Details of certain specific requirements, such as the definitions of "registered products" and "prescribed products", will be set out in the regulations, which are expected to be released in 2007. We understand the government will also move forward with the proposed changes to the cost of borrowing disclosure regulations; however, no amendments were necessary to the Act for those changes.

2. Legislative and Regulatory Efficiency Increased

Foreign Bank Entry. "Near banks" (i.e., foreign entities that are not regulated as banks in their home jurisdiction but provide banking-type services or have banks in their international groups) are removed from the foreign bank entry framework. The entry approval for near banks that undertake unregulated financial services is eliminated.

Improving and Streamlining the Regulatory Approval Regime. The approval regime is streamlined for liquidations, discontinuances, amalgamations, investments, name changes, transfers of business within corporate groups, reinsurance agreements and large dividends. The bill permits the Minister to approve multiple fundamental changes in a transaction, removes the requirement for the Superintendent to approve the processing of information or data outside Canada and removes the requirement for the Minister to approve "out of the ordinary course of business" indemnity reinsurance transactions. For assumption reinsurance transactions, the bill (i) removes the ministerial approval requirement for companies assuming policies; and (ii) shifts the approval from the Minister to the Superintendent for all transactions, except in the case of a Canadian company ceding all or substantially all of its policies.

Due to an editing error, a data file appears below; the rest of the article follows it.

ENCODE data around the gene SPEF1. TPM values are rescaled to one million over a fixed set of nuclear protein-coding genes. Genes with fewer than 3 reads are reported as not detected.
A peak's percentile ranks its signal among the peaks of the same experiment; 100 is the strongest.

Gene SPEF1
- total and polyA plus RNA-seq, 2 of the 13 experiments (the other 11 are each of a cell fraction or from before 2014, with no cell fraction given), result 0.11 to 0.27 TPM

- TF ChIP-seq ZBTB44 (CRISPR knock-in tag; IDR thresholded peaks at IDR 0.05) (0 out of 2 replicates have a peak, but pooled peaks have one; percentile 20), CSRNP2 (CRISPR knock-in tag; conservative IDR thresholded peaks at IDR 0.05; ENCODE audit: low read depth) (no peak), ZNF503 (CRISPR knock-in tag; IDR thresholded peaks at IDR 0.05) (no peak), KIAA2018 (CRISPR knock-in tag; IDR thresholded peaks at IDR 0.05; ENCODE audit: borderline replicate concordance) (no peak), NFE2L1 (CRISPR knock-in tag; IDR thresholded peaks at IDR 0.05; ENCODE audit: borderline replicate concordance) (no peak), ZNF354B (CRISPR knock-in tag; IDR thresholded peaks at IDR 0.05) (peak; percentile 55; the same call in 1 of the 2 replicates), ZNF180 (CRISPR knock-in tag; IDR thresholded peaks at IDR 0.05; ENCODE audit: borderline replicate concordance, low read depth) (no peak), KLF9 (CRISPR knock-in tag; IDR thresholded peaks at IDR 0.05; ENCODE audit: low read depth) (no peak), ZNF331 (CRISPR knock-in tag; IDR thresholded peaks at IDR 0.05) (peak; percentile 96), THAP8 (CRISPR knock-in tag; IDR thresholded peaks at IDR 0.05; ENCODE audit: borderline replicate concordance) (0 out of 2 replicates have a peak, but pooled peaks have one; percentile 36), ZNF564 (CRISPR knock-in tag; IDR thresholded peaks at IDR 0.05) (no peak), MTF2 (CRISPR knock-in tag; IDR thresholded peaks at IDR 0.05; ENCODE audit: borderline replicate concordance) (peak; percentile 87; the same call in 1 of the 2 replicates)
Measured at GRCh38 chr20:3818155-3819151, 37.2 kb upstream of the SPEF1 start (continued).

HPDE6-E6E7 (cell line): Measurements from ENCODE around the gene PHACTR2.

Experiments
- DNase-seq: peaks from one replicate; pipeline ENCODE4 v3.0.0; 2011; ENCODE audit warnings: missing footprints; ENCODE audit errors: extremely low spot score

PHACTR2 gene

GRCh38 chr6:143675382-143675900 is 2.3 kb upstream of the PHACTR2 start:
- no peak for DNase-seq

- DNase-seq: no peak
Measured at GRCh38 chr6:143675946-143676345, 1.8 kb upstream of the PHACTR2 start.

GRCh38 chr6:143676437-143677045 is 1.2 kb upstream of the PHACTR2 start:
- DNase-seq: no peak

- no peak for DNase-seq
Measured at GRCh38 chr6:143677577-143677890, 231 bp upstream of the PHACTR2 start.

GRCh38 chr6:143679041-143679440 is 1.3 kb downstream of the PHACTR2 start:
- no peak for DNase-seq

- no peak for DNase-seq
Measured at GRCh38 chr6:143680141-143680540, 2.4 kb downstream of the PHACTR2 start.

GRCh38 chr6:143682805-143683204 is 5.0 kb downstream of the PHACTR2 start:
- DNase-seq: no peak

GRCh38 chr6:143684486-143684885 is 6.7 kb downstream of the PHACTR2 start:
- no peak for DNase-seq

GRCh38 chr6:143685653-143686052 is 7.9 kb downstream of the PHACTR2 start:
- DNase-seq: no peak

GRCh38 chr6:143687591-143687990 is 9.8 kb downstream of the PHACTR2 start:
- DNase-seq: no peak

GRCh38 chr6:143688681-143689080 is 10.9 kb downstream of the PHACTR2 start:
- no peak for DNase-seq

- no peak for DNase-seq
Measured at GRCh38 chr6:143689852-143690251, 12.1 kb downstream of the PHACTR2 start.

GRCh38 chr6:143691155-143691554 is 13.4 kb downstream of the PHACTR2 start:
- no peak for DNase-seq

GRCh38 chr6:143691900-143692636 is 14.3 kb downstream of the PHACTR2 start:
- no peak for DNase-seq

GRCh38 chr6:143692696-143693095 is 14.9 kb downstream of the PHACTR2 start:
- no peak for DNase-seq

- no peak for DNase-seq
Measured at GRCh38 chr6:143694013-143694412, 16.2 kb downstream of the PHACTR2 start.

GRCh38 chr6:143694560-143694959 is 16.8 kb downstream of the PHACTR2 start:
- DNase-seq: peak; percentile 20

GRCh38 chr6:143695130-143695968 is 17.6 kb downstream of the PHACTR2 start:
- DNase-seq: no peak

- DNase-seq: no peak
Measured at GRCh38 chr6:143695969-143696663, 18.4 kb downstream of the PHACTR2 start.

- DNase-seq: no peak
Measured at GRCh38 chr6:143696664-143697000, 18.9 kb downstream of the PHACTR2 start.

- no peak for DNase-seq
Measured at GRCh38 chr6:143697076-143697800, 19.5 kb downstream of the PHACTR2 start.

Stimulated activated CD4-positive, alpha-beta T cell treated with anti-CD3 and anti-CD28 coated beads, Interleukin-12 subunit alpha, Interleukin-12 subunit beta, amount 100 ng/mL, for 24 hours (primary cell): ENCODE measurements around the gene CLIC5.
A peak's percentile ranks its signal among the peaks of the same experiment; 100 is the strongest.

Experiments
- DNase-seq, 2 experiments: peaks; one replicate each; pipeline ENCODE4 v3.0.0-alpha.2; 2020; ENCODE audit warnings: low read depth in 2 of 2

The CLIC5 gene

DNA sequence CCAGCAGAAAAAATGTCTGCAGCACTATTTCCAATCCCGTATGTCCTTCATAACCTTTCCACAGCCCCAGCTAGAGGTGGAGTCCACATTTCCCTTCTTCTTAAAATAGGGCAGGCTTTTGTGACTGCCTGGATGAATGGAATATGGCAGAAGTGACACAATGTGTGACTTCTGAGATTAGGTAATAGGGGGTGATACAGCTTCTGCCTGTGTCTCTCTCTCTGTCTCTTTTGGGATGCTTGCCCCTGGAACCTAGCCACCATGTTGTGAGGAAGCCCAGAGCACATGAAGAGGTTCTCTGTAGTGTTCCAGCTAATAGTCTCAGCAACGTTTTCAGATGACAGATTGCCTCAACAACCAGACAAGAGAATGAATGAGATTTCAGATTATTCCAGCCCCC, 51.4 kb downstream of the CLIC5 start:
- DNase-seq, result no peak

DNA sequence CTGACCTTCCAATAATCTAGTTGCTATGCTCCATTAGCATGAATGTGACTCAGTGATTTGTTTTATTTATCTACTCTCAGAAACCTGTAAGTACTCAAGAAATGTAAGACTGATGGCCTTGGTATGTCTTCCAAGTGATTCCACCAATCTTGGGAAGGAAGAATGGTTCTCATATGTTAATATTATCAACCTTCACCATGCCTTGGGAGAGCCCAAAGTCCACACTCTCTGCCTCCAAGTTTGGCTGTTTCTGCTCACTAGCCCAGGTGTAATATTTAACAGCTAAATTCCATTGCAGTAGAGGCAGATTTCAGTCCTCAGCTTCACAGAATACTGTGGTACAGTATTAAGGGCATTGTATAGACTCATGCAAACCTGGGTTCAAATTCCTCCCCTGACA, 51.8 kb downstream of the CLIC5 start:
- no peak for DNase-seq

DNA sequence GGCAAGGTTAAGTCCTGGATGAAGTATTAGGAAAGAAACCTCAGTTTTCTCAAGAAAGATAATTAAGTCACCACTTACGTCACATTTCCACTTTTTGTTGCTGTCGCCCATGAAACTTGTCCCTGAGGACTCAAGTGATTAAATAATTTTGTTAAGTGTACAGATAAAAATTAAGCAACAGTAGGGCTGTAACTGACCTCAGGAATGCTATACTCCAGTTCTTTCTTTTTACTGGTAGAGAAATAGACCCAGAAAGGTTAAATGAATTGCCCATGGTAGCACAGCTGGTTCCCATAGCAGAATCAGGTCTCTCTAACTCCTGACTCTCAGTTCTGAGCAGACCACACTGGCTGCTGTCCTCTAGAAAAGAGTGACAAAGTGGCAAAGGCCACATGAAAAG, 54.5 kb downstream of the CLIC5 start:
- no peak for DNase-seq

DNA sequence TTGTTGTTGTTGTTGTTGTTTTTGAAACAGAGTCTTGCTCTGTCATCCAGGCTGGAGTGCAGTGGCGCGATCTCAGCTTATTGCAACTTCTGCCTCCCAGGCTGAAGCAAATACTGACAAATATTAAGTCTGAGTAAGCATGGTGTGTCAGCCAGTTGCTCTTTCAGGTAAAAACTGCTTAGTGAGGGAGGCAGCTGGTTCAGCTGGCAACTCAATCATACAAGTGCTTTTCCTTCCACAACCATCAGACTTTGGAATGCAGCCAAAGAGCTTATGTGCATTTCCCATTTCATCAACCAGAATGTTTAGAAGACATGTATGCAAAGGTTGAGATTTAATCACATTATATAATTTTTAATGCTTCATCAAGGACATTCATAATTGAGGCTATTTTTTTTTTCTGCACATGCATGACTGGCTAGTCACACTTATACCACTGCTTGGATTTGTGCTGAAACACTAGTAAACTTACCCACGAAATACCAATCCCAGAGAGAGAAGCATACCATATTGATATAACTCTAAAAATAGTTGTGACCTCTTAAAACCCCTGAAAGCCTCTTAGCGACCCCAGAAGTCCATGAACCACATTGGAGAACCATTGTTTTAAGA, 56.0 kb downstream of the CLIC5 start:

Credit Unions and Caisses Populaires. The bill reduces (from 10 to 2) the number of credit unions required for the incorporation of an association under the Cooperative Credit Associations Act.

Residential Mortgages Exceeding 75% of the Property Value. The loan-to-value ratio requiring mortgage insurance is raised from 75% to 80%. The federal government has indicated that it will consider further increases in future five-year legislative reviews.